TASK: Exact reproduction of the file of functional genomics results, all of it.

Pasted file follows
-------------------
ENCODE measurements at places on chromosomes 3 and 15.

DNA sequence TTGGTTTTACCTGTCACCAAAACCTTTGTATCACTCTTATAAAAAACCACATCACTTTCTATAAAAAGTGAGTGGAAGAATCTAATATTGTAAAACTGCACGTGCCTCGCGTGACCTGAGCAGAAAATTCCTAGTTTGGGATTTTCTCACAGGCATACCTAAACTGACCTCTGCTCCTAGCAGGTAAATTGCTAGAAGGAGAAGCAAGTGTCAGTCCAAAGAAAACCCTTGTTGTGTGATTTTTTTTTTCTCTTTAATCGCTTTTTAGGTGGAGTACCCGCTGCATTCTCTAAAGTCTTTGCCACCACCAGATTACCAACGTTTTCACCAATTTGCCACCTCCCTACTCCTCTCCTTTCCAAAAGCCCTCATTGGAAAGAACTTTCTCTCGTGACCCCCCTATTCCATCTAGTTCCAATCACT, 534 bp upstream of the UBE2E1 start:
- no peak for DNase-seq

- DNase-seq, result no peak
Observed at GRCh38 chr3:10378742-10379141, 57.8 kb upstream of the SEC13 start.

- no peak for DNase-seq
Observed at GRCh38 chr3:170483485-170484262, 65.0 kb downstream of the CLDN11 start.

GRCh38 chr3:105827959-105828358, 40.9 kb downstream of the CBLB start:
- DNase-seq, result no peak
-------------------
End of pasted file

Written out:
ENCODE measurements at places on chromosomes 3 and 15.

DNA sequence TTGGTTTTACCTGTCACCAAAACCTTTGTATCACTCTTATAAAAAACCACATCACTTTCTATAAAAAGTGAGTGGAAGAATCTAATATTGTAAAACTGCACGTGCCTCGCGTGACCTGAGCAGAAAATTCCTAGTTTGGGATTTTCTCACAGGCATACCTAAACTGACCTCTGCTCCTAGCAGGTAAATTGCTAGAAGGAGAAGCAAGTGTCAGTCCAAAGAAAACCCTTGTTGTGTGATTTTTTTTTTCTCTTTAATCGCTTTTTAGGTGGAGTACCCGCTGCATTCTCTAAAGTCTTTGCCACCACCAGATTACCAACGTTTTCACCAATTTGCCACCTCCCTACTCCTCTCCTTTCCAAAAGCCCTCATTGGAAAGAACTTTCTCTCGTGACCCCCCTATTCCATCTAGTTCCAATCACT, 534 bp upstream of the UBE2E1 start:
- no peak for DNase-seq

- DNase-seq, result no peak
Observed at GRCh38 chr3:10378742-10379141, 57.8 kb upstream of the SEC13 start.

- no peak for DNase-seq
Observed at GRCh38 chr3:170483485-170484262, 65.0 kb downstream of the CLDN11 start.

GRCh38 chr3:105827959-105828358, 40.9 kb downstream of the CBLB start:
- DNase-seq, result no peak